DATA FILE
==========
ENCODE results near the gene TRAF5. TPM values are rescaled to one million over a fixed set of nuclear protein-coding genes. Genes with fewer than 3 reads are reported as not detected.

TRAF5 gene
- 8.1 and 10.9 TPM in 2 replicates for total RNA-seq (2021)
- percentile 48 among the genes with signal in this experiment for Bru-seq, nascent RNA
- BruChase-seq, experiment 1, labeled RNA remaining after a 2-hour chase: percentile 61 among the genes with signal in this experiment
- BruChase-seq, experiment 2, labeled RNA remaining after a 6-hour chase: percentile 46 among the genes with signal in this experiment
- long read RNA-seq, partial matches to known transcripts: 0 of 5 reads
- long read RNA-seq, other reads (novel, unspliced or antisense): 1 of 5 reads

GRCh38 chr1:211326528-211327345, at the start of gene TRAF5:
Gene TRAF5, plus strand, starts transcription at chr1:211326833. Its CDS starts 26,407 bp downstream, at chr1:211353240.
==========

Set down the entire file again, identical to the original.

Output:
ENCODE results near the gene TRAF5. TPM values are rescaled to one million over a fixed set of nuclear protein-coding genes. Genes with fewer than 3 reads are reported as not detected.

TRAF5 gene
- 8.1 and 10.9 TPM in 2 replicates for total RNA-seq (2021)
- percentile 48 among the genes with signal in this experiment for Bru-seq, nascent RNA
- BruChase-seq, experiment 1, labeled RNA remaining after a 2-hour chase: percentile 61 among the genes with signal in this experiment
- BruChase-seq, experiment 2, labeled RNA remaining after a 6-hour chase: percentile 46 among the genes with signal in this experiment
- long read RNA-seq, partial matches to known transcripts: 0 of 5 reads
- long read RNA-seq, other reads (novel, unspliced or antisense): 1 of 5 reads

GRCh38 chr1:211326528-211327345, at the start of gene TRAF5:
Gene TRAF5, plus strand, starts transcription at chr1:211326833. Its CDS starts 26,407 bp downstream, at chr1:211353240.